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         Golf and Travel:  The British Isles 

St Andrews Links Valley of SinThe Old Course at St Andrews is the oldest golf course in the world. The Old Course is a public course over common land in St Andrews, Fife, Scotland and is held in trust by The St Andrews Links Trust under an act of Parliament. The Royal and Ancient Golf Club of St Andrews (R&A) club house sits adjacent to the first tee and although it might be imagined that they own the course, they are but one of many clubs that have playing privileges on the course, along with the general public. There is no real understanding of when golf was first played over the grounds that now constitute the Old Course. The earliest written evidence is a license issued in 1552, which permitted the community to rear rabbits on the links and "play at golf, futball, schuteing ... with all other manner of pastimes." The first written record of golf being played at the Old Course dates to 1574, which would make the Old Course the fifth-oldest links golf site in Scotland. However, documents from the reign of King James IV show that he bought golf clubs at St Andrews in 1506, only four years after his first purchase at Perth, which may indicate that the Old Course is significantly older than the written evidence shows. The course evolved without the help of any true architect for many years. Originally, it was played over over the same set of fairways out and back to the same holes. As interest in the game increased, the whins were cut back to allow for two fairways. All the greens were also increased in size and two holes were cut. The Old Course had 12 holes, 10 of which were played both out and in, making a total of 22 holes. As play increased, the first four holes (all of which were played twice) were combined in 1764 to make two holes, leaving a total of 18 holes. Over time, this became the standard number of holes for courses all over the world. Around 1863, Old Tom Morris had the 1st green separated from the 17th green, producing the current 18-hole layout with seven double greens. One of the unique features of the Old Course are the huge double greens. Seven greens are shared by two holes each. Only the 1st, 9th, 17th and 18th holes have their own greens. Another unique feature is that the course can be played in either direction, clockwise or anti-clockwise. The general method of play today is anti-clockwise, although clockwise play has been permitted on one day each year for the past few years (in 2008, clockwise play was allowed on the Friday, Saturday and Monday of the first weekend in April). Originally, the course was reversed every week in order to let the grass recover better. One other unusual thing about the Old Course is that it is closed on Sundays to let the course rest. On some Sundays, the course turns into a park for all the townspeople who come out to stroll, picnic and otherwise enjoy the grounds. (Article sourced here from CaddyBytes image 18th Green St. Andrews Valley of Sin (See our Slide Show)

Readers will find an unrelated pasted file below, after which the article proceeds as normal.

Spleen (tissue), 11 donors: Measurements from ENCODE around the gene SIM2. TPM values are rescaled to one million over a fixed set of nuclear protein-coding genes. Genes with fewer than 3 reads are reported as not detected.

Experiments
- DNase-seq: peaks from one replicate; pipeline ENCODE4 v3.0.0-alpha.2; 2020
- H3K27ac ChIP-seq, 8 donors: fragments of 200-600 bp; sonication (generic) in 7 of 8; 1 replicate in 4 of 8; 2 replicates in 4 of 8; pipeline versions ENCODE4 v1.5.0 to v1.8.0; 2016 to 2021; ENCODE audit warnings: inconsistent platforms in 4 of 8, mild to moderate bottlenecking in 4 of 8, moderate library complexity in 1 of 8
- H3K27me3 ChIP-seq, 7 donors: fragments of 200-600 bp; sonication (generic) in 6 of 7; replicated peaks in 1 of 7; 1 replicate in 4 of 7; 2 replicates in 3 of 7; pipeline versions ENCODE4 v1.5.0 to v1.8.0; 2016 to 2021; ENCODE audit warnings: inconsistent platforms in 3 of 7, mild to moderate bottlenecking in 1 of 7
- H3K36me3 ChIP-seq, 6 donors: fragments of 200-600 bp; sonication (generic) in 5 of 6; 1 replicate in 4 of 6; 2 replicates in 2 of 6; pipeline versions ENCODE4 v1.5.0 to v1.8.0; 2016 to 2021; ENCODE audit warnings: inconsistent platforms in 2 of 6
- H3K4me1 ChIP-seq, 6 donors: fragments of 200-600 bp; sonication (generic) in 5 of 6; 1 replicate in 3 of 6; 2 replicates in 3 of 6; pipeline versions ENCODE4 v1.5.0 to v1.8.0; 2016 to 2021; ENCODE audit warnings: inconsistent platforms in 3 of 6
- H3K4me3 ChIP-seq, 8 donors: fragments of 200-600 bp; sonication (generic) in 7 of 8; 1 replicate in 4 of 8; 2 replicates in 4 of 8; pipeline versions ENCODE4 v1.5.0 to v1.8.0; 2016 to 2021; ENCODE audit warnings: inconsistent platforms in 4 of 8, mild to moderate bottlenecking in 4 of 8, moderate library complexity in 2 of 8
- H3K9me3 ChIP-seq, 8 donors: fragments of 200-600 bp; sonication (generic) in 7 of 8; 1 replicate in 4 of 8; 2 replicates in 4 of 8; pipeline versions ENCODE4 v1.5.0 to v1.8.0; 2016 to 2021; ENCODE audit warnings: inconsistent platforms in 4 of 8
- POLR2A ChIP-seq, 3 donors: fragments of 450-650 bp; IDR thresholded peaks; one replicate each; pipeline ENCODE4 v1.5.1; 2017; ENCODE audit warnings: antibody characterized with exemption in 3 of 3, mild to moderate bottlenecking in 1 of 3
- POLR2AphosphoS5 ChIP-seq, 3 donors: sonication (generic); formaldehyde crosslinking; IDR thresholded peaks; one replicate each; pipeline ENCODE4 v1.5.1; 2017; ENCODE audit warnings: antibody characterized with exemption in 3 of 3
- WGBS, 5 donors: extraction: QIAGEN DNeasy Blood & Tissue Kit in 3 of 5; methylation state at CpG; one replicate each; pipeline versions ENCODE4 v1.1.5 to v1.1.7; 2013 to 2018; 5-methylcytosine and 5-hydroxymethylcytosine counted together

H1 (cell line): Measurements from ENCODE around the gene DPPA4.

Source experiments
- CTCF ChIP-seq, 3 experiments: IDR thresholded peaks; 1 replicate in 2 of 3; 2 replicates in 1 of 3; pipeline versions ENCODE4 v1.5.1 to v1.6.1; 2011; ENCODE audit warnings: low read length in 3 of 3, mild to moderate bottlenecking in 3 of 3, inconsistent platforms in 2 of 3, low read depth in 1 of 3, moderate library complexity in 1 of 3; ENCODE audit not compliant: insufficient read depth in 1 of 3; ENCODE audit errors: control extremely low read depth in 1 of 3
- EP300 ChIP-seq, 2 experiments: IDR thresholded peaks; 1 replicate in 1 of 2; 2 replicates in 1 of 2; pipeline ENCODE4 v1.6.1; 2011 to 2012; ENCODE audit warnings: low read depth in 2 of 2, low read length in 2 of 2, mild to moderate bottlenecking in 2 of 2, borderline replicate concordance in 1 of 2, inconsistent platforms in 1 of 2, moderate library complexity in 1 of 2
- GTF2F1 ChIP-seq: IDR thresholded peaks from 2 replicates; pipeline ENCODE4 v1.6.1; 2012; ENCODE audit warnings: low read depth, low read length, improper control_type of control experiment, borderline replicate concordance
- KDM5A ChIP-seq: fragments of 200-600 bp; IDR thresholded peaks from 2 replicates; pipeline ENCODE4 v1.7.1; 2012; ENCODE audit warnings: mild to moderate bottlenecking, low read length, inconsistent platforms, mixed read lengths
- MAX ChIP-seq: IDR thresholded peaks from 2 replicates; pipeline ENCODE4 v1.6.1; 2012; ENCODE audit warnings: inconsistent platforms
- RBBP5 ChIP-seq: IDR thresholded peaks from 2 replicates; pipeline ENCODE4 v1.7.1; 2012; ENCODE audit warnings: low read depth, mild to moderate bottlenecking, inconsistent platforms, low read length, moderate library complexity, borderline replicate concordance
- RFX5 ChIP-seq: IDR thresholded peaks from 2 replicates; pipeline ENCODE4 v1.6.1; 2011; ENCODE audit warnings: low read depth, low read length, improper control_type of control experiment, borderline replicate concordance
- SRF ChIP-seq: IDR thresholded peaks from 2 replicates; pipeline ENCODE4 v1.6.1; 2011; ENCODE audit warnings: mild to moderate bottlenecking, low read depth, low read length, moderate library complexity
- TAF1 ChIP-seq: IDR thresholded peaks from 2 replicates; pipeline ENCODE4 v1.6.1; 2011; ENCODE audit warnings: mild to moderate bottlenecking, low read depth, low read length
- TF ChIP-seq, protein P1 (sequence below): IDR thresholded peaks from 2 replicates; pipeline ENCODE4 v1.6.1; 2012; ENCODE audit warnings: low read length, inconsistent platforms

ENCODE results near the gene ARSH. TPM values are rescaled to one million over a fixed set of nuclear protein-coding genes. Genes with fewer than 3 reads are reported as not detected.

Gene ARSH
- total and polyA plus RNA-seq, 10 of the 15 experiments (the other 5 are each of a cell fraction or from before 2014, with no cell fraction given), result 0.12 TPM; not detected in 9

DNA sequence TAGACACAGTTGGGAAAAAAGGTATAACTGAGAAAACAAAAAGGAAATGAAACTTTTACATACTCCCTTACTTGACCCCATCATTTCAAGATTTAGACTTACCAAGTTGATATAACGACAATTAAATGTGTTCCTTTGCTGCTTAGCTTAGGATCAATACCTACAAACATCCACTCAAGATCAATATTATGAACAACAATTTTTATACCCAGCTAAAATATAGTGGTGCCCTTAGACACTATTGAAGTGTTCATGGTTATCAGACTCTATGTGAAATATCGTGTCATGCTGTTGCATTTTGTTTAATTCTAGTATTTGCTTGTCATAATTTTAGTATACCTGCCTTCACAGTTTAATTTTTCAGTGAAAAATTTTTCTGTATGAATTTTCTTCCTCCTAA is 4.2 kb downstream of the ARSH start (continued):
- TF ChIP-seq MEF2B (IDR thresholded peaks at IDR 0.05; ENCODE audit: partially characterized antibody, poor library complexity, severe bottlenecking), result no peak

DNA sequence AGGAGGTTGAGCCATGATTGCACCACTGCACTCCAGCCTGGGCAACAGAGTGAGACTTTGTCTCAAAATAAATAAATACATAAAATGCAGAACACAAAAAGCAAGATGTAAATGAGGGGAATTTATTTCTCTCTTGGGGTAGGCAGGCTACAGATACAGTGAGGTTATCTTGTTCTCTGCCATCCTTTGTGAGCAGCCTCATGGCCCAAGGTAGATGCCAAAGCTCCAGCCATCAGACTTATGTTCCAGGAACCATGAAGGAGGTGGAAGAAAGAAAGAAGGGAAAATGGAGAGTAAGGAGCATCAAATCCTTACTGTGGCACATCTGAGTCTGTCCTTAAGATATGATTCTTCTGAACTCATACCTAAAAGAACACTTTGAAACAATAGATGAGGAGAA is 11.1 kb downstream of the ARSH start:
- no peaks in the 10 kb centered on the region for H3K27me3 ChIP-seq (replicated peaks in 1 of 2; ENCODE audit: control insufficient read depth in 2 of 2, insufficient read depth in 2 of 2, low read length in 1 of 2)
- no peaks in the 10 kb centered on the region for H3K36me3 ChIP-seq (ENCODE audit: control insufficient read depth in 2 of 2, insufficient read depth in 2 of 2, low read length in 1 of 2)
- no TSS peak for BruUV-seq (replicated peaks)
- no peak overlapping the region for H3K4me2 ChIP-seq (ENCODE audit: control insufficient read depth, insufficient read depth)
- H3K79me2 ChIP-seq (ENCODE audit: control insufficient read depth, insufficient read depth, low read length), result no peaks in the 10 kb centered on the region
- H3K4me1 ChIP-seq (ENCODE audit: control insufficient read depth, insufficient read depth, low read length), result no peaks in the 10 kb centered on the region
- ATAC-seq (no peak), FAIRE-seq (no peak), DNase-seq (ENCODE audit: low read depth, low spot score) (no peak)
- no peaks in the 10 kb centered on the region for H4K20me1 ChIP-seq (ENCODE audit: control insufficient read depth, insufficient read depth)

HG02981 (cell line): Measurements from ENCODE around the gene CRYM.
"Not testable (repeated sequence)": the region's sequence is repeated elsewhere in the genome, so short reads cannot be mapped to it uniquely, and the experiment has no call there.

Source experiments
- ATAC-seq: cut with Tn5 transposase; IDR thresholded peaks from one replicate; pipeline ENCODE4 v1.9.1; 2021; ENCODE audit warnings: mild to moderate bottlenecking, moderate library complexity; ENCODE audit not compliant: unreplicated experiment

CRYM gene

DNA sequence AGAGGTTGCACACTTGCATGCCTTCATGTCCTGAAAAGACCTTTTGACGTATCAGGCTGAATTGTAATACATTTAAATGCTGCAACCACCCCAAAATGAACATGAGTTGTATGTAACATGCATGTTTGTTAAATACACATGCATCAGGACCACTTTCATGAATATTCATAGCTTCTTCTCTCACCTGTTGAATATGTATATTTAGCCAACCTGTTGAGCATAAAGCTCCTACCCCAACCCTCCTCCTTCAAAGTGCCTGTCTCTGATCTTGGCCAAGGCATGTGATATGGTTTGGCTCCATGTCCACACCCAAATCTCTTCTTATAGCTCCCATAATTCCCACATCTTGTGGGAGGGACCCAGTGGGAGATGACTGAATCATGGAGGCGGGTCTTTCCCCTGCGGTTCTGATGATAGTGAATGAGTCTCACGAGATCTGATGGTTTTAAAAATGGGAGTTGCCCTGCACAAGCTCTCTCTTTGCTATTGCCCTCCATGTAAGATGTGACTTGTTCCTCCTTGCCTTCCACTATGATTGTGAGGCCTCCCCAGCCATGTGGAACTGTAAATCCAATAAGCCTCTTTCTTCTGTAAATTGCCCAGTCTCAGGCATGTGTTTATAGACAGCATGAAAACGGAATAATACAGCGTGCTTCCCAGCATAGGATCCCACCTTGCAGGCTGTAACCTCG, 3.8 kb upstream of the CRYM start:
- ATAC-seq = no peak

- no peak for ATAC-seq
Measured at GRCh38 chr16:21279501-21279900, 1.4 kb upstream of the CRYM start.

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Carnoustie Links, Carnoustie Scotland

Carnoustie Links 18th holeCarnoustie Golf Links in the town of Carnoustie, Angus, in the east of Scotland is one of the venues in the Open Championship rotation. Golf is recorded as having been played here in the early 16th century. In 1890, the 14th Earl of Dalhousie, who owned the land, sold the links to the local authority. It had no funds to acquire the property and public fundraising was undertaken and donated to the council. The original course was of ten holes, crossing and recrossing the Barry Burn. The opening of the coastal railway from Dundee to Arbroath in 1838 brought an influx of golfers from as far afield as Edinburgh, anxious to tackle the ancient links. This led to a complete restructuring of the course, extended in 1867 by Old Tom Morris to the eighteen holes which had meanwhile become standard. Two additional courses have since been added — the Burnside Course and the shorter though equally testing Buddon Links. Carnoustie first played host to The Open Championship in 1931, after modifications to the course by James Braid in 1926. The winner then was Tommy Armour, from Edinburgh. Later Open winners at Carnoustie include Henry Cotton of England in 1937, Ben Hogan of the USA in 1953, Gary Player of South Africa in 1968, Tom Watson of the USA in 1975, Paul Lawrie of Scotland in 1999 and Pádraig Harrington of Ireland in 2007. The last three championships were all won in playoffs. The termCarnoustie Effect dates from the 1999 Open, when the world's best players, many of whom were reared on manicured and relatively windless courses, were frustrated by the unexpected difficulties of the Carnoustie links, which was compounded by the weather. One much-fancied young favourite, a 19-year-old Sergio Garcia of Spain, went straight from the course to his mother's arms in tears after shooting 89 and 83 in the first two rounds. The Carnoustie effect is defined as "that degree of mental and psychic shock experienced on collision with reality by those whose expectations are founded on false assumptions." This being a psychological term, it can of course apply to disillusionment in any area of activity, not just in golf. The 1999 Open Championship is best remembered for the epic collapse of French golfer Jean Van de Velde, who needed only a double-bogey six on the 72nd hole to win the Open—and proceeded to shoot a triple-bogey seven, tying Paul Lawrie and 1997 champion Justin Leonard at 290, at six over par. Lawrie won the playoff and the championship (and Van de Velde won a place in sports infamy). (Article sourced here from CaddyBytes image 18th Hole Carnoustie Links (Click Here to See our Slide Show):